Mistress of the Mix: MY BIG FAT GREEK SUMMER (Mother’s Day Edition)

The day after I graduated from college, my friend Lisa and I got on a plane headed for Athens. Greece, not Georgia. It was a decision that changed my life forever, and I owe it all to my mom.

To tell this story the right way, we should go back a few months, to the day Lisa – who was also my college roommate – got a letter from our mutual friend Hilary. Hilary had moved to Japan with her mom at 15, made  a crapload of money teaching English, and 4 years later decided to see the rest of the world, and ended up on the island of Crete. She wrote to Lisa, suggesting that we join her in the village of Paleochora, on the southwest tip of the island. She told us that she could help us find a place to live and jobs for the summer. She said she could even find us boyfriends. We could spend our days swimming in the Aegean Sea and our nights dancing at the Paleochora Club.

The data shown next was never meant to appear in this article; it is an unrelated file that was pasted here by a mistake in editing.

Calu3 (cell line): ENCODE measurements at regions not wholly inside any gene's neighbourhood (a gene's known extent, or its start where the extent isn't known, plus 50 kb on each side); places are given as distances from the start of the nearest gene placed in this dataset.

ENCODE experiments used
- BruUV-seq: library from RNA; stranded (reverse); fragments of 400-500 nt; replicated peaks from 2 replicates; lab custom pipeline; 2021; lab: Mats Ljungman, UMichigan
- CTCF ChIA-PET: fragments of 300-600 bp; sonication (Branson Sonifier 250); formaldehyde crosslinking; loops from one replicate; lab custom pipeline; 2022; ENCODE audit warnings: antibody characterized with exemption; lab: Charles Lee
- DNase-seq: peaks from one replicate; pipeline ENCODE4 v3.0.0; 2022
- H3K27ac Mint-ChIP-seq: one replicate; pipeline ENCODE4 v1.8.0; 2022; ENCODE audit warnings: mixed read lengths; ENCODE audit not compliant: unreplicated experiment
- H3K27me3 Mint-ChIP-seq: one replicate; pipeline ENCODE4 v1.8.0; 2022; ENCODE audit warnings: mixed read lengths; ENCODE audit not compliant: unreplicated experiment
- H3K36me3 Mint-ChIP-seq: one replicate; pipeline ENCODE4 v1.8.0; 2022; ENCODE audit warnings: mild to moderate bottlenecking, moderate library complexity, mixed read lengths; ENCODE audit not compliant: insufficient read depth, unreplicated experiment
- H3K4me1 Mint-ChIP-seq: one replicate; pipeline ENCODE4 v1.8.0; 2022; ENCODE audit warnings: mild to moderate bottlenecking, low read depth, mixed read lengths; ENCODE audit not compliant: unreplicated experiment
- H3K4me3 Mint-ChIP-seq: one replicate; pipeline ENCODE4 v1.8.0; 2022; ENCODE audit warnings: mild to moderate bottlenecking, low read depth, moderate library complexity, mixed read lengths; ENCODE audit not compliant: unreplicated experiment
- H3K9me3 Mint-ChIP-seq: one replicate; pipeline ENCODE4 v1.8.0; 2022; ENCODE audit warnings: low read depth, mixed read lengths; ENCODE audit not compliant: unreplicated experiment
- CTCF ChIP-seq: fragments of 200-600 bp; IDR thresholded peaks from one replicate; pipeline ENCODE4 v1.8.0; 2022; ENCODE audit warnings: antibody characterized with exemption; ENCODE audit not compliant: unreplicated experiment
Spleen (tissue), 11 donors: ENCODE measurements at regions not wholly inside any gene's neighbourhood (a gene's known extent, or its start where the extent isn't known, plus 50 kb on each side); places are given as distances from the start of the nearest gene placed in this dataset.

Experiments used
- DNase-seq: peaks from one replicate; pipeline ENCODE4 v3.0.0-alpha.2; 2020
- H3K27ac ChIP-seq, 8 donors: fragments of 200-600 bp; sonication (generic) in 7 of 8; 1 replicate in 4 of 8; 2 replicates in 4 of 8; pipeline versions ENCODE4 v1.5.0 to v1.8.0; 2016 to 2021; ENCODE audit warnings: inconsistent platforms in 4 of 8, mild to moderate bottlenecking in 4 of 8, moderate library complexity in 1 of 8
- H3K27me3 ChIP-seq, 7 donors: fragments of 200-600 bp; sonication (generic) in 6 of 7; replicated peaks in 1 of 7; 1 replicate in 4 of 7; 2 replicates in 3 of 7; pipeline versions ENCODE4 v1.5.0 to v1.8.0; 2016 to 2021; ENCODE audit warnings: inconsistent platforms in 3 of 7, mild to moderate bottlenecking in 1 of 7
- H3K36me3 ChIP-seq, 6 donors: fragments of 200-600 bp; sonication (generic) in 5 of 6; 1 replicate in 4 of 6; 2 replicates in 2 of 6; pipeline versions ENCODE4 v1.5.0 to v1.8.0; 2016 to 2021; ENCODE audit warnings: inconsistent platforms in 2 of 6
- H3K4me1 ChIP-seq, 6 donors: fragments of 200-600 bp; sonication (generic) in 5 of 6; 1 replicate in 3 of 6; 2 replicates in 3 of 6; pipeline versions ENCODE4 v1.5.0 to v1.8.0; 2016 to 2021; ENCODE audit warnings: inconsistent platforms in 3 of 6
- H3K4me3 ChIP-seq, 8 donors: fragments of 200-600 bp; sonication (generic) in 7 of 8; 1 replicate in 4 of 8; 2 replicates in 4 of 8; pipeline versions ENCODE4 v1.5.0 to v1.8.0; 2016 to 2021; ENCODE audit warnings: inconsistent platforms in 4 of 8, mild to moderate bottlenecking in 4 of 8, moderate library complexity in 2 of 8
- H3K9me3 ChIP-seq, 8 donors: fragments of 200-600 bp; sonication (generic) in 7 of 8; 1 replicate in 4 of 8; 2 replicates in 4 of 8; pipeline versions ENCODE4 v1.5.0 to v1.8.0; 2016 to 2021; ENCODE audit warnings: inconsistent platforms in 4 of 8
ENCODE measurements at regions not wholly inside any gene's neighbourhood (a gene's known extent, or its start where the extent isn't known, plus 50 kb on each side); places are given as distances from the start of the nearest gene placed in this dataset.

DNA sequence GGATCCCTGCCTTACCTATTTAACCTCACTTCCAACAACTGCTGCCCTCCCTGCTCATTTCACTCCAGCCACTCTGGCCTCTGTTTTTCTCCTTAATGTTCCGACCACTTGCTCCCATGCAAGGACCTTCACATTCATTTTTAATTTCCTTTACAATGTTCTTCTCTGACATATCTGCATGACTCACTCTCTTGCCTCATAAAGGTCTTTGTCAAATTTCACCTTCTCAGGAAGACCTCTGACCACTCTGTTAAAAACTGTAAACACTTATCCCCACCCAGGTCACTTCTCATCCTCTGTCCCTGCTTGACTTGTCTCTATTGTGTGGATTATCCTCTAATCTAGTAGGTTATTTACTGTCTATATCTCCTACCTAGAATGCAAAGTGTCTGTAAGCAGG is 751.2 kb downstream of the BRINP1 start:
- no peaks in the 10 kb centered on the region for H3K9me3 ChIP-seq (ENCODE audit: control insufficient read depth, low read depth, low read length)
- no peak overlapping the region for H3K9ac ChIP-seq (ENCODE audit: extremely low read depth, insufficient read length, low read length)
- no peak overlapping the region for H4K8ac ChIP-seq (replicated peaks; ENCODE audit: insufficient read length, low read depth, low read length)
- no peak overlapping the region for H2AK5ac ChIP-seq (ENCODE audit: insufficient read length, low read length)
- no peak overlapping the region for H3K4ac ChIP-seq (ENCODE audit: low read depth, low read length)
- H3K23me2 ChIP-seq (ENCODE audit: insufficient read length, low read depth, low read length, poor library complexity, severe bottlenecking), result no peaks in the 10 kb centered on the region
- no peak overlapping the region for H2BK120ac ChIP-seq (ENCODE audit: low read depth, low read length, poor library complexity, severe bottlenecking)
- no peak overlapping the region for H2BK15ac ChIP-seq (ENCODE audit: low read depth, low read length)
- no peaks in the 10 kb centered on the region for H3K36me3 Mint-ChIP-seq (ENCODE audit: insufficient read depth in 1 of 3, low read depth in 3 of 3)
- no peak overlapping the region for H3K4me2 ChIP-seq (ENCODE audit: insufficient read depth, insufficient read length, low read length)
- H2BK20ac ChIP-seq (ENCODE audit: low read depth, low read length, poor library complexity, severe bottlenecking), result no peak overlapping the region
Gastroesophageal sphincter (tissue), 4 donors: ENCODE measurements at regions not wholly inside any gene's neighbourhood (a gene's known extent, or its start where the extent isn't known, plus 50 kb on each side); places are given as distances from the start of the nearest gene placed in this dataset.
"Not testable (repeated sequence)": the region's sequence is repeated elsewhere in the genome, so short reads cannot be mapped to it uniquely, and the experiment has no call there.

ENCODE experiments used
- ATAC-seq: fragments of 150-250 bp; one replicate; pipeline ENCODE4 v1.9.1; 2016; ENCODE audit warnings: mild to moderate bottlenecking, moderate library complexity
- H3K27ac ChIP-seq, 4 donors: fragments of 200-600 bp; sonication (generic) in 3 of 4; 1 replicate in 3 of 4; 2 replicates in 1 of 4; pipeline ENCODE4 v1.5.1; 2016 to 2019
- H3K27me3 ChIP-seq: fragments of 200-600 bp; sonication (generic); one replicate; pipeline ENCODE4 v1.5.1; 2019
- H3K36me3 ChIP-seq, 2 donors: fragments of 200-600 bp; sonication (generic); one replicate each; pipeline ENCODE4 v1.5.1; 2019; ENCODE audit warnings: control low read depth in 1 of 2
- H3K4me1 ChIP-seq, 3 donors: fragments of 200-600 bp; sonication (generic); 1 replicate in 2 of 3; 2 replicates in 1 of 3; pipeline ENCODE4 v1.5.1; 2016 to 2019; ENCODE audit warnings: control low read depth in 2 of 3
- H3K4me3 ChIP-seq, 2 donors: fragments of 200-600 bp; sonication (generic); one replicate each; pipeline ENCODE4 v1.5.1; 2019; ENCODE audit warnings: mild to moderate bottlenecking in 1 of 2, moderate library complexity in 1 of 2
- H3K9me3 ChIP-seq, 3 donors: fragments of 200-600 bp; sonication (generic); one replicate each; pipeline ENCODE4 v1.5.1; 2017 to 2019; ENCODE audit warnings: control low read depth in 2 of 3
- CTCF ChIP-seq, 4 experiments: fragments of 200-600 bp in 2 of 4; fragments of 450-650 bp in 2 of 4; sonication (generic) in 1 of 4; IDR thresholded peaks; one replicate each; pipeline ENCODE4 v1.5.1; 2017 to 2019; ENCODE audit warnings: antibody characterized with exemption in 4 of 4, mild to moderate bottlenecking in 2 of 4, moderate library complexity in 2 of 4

Lisa was up for it immediately, but I waffled.

I worked my way through college, usually holding down 2 or 3 part time radio and waitressing jobs while taking a full load of classes. But in my senior year, I started to get busy applying for public radio careers throughout the country.  I was a finalist for a reporter position in Massachusetts, and another news job in Alaska. I was afraid to commit to the Greece trip, because I thought I might miss the opportunity to land my dream job.

This drove Lisa nuts.

She was ready to go. Ready to quit her job, leave school, and move to Greece indefinitely. The only thing holding her back was her fear of traveling all the way to the other side of the earth by herself. If I didn’t go, she didn’t want to go. It was a lot of pressure on me, because I didn’t want to let Lisa down, and I was excited about the idea of going to Greece, but I kept putting off giving her an answer because I was waiting to hear back from the radio stations I’d interviewed with.